LlamadeusGame t1_iy4k8d6 wrote

As far as I understand, yes. There is conflicting documentation out there, and I'm not an engineer so take this with a grain of salt.

That being said, in order to write new data to a block it first has to be zeroed and then written. The idea behind trim and GC is for the block to already be zeroed before you'd want to write to it, therefore improving the perceived response of the drive. There are of course other purposes behind the operation, but it makes sense that if you need to zero an entire block BEFORE you can write to it, you'd want to zero it preemptively and not immediately before a write.

Higher in this comment chain is an article from crucial who describes trim & GC working exactly in this way if you'd like some reading on the subject.


LlamadeusGame t1_iy4j2t8 wrote

It's a distinction without a difference. The drive gets managed during garbage collection, as in a block is copied and reorganized to a different block so the old block can be cleared (e.g. set to 0).

TRIM tells the drive "hey don't bother copying this stuff, and clear it with the rest of this block " effectively deleting it, not just delisting it. Garbage collection is(effectively) constant, and deleting a file is going to clear many many blocks, causing those blocks to be fully zeroed on the next pass.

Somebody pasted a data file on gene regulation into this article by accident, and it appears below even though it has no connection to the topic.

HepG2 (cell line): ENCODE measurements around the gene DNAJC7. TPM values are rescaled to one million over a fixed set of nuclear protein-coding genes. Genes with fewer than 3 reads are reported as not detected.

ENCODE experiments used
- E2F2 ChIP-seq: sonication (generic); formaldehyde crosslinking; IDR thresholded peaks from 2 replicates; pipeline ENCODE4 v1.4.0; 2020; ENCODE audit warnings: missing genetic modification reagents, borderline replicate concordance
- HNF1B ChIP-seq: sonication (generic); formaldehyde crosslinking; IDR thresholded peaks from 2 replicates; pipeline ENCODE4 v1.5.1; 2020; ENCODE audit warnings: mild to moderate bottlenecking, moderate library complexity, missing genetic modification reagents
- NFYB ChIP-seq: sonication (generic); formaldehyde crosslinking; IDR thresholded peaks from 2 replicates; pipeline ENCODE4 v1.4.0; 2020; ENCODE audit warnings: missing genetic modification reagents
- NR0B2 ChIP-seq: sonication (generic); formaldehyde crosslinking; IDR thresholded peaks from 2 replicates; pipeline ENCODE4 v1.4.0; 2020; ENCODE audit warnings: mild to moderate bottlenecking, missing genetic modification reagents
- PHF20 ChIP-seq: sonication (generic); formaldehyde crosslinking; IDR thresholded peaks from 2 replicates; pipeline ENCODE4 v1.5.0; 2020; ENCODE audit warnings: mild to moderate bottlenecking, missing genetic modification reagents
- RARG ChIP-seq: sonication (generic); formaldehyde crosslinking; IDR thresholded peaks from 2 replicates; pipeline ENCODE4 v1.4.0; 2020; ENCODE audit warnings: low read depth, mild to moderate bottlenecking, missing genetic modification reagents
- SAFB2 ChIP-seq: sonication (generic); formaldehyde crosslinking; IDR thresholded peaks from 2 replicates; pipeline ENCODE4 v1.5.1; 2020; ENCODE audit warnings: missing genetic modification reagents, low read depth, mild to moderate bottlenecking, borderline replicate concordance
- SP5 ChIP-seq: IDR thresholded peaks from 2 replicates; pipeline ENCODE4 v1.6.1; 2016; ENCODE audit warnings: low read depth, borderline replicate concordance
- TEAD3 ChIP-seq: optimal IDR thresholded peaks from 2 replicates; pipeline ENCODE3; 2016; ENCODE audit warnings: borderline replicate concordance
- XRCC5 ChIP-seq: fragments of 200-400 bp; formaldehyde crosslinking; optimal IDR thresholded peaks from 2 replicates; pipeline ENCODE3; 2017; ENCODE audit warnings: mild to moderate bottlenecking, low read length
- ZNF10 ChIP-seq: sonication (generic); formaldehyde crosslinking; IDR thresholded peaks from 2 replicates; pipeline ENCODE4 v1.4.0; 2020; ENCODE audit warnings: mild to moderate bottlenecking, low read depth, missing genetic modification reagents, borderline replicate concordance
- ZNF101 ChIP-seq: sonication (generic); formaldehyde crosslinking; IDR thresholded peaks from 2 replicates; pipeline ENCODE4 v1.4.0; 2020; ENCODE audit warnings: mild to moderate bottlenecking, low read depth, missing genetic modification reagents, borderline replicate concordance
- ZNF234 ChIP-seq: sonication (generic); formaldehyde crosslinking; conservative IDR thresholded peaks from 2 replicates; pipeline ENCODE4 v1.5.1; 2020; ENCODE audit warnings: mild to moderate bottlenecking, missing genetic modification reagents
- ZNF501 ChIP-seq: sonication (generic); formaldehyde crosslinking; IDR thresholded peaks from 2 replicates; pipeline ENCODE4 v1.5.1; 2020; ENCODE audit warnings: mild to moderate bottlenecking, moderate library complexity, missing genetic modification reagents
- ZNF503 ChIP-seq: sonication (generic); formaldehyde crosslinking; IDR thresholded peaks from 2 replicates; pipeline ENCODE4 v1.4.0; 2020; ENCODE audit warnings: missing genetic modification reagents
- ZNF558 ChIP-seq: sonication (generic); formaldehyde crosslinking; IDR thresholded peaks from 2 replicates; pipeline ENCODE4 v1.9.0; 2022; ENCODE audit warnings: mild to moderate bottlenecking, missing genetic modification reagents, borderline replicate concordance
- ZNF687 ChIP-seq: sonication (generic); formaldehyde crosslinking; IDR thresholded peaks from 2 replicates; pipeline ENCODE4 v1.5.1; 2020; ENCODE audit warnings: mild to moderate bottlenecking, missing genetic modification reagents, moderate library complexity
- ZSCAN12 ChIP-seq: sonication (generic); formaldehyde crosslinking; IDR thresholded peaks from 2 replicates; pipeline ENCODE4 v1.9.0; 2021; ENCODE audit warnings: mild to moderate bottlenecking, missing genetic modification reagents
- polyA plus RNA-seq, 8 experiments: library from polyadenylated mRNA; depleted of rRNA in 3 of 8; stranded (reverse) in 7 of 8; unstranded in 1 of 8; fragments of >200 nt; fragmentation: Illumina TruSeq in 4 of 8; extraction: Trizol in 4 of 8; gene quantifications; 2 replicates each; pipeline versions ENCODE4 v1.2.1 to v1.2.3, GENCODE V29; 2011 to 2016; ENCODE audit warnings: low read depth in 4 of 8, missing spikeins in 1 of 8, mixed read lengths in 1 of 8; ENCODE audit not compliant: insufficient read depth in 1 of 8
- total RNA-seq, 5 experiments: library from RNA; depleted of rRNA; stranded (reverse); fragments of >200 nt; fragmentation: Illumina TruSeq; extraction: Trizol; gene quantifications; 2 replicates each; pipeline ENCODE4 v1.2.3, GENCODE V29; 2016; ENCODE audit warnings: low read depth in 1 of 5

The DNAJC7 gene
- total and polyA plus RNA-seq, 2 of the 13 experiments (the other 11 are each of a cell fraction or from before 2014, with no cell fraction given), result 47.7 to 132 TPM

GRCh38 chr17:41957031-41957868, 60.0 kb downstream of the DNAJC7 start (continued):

So while technically true that TRIM is not a deletion protocol directly, it results in the deletion of data on the next garbage collection pass which is normally milliseconds after you delete a file.


LlamadeusGame t1_iy3ma45 wrote

Something worth noting is the only spinning platter HDDs and very few early SSDs actually work the way being described here (old files are actually still there and just waiting to be rewritten)

Modern SSDs use TRIM operations to immediately clear data from blocks as soon as you actually delete it. You'd have to manually disable TRIM, and some SSDs have TRIM instructions as part of their on chip firmware.